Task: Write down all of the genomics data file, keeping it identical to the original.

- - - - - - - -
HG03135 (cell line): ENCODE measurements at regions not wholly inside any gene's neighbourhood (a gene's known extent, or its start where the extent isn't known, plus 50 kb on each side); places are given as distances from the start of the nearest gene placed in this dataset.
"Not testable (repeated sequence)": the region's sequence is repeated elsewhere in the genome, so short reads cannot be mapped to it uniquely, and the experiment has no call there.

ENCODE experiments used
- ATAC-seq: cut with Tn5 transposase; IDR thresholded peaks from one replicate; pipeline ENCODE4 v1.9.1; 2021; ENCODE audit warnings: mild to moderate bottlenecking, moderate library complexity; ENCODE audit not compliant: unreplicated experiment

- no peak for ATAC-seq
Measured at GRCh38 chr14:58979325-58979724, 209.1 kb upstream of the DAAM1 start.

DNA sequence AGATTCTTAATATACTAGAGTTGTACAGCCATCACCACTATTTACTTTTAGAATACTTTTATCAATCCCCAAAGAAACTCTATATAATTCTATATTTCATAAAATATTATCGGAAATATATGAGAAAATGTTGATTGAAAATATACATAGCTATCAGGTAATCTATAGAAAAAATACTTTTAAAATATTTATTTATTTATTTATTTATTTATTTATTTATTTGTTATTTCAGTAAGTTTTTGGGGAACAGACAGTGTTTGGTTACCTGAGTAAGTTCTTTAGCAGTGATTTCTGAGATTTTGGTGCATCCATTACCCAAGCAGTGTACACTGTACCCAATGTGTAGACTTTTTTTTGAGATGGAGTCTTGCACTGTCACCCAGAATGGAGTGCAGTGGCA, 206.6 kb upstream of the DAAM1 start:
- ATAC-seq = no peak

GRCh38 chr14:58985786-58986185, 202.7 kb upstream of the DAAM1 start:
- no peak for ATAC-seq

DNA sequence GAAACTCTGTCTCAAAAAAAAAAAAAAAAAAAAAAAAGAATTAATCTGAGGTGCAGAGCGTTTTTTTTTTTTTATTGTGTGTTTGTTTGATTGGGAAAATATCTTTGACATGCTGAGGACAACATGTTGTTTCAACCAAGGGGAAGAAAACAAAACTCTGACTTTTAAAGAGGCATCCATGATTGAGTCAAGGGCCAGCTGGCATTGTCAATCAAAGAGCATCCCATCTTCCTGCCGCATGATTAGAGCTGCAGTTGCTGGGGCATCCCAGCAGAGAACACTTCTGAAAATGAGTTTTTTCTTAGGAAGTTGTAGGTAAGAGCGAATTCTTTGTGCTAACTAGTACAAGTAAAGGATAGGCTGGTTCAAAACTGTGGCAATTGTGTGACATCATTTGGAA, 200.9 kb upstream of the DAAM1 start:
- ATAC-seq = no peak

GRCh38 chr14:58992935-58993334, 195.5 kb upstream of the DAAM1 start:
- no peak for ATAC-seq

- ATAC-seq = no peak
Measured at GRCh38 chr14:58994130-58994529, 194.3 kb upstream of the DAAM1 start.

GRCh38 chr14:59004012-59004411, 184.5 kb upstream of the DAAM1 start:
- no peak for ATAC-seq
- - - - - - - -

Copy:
HG03135 (cell line): ENCODE measurements at regions not wholly inside any gene's neighbourhood (a gene's known extent, or its start where the extent isn't known, plus 50 kb on each side); places are given as distances from the start of the nearest gene placed in this dataset.
"Not testable (repeated sequence)": the region's sequence is repeated elsewhere in the genome, so short reads cannot be mapped to it uniquely, and the experiment has no call there.

ENCODE experiments used
- ATAC-seq: cut with Tn5 transposase; IDR thresholded peaks from one replicate; pipeline ENCODE4 v1.9.1; 2021; ENCODE audit warnings: mild to moderate bottlenecking, moderate library complexity; ENCODE audit not compliant: unreplicated experiment

- no peak for ATAC-seq
Measured at GRCh38 chr14:58979325-58979724, 209.1 kb upstream of the DAAM1 start.

DNA sequence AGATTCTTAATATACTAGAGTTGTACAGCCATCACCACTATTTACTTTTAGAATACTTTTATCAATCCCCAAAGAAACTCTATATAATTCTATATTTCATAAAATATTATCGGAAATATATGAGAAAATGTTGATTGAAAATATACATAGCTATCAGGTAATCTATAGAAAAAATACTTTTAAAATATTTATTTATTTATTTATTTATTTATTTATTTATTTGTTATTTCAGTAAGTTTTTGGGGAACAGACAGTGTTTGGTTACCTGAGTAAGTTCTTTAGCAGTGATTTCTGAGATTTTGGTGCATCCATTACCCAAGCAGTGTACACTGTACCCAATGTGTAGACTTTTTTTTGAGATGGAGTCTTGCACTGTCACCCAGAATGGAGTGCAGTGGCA, 206.6 kb upstream of the DAAM1 start:
- ATAC-seq = no peak

GRCh38 chr14:58985786-58986185, 202.7 kb upstream of the DAAM1 start:
- no peak for ATAC-seq

DNA sequence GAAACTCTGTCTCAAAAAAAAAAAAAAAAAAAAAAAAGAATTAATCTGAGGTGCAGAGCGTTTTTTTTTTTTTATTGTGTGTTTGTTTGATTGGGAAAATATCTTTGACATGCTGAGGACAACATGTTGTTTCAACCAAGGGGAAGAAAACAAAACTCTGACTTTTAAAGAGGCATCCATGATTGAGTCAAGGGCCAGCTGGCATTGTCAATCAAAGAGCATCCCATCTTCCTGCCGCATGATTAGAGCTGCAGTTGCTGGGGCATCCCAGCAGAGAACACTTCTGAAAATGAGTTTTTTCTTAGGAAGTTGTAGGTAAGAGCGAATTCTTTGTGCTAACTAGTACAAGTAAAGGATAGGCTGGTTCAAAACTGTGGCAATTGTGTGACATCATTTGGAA, 200.9 kb upstream of the DAAM1 start:
- ATAC-seq = no peak

GRCh38 chr14:58992935-58993334, 195.5 kb upstream of the DAAM1 start:
- no peak for ATAC-seq

- ATAC-seq = no peak
Measured at GRCh38 chr14:58994130-58994529, 194.3 kb upstream of the DAAM1 start.

GRCh38 chr14:59004012-59004411, 184.5 kb upstream of the DAAM1 start:
- no peak for ATAC-seq